Walmart’s lobbyists are sneaking around looking for possible locations across the five boroughs. Instead of being honest about its intentions, the retailer is pushing a PR campaign to try and clean-up its contaminated image in order to win approval.
We can’t allow this to work.
As the chair of the Women’s Issues committee in the New York City Council, I am deeply troubled by Walmart’s terrible record with women. The Equal Employment Opportunity Commission is suing Walmart over allegations of sexual harassment of, and discrimination against, female employees.
The average woman working at Walmart, if they are permitted to work full-time, earns a salary so low that it puts her family below the poverty level. Many female employees at Walmart use food stamps in order to feed their families.
And according to the National Organization of Women, Walmart’s ineffective health insurance plan does not provide contraceptive coverage - an essential part of many women’s health needs.
The implications of having a Walmart store in our city are very clear: poverty-wage jobs, destruction of local small businesses, increased pollution, and streets clogged with traffic.
Walmart has a business model that relies on low wages, substandard benefits and anti-competitive behavior. They’ve destroyed countless neighborhood stores across the country with this business model, and its made their owner billionaires many times over.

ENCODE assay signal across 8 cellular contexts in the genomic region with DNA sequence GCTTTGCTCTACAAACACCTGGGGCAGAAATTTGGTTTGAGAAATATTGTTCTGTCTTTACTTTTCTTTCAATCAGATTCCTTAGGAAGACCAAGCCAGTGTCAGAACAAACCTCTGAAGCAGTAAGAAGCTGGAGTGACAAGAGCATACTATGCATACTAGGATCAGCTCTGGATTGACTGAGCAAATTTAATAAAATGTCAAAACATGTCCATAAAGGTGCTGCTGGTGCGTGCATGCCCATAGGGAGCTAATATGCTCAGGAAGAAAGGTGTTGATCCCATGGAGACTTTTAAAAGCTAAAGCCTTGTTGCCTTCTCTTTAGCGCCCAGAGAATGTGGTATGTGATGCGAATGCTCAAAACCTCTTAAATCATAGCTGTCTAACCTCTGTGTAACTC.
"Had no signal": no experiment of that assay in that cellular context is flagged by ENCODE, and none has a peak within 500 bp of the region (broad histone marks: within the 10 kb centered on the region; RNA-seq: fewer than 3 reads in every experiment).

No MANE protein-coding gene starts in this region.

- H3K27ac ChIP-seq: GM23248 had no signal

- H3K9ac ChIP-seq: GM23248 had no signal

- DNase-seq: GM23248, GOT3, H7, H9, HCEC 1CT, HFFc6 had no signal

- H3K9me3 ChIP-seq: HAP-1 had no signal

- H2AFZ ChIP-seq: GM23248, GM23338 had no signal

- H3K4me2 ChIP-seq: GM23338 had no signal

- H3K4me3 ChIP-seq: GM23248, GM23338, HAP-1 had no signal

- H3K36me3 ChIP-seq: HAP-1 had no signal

Walmart claims they’ll treat New Yorkers differently - that they’ll pay more, treat workers better and generally not behave like they have in every other community across the country.
If you believe that, I have a bridge in Brooklyn to sell you.
Do they really expect us - savvy New Yorkers - to believe that if we let Walmart get their foot in the door of the greatest city in the world they won’t do what they’ve done everywhere else? The truth is Walmart refuses to reveal its starting wages or agree to allow stores to unionize.
We have a real opportunity at Willets Point. We can make it an incredible site that all New Yorkers can enjoy. It can enhance living standards for our community, and with the right businesses, create hundreds of new jobs with wages that will allow families to support themselves.
Our community does not need a big-box, low-road employer that puts profits before people. We should strive to make Willets Point an example for other development sites throughout the city by taking into account what local residents want and ensuring their best interests our first priority.
Walmart refuses to meet with community members, leaders, and elected officials to discuss its plans. It’s time for the company to come clean with its intentions and stop sneaking around.
If it doesn’t have anything to hide, then what is it so afraid of?
The plan for Willets Point moving forward must be sustainable, fair, and provide long-term economic growth for our community. With the help of my colleagues on the City Council, I am determined to make sure Walmart has no entryway into Willets Point, or any other development site in the city.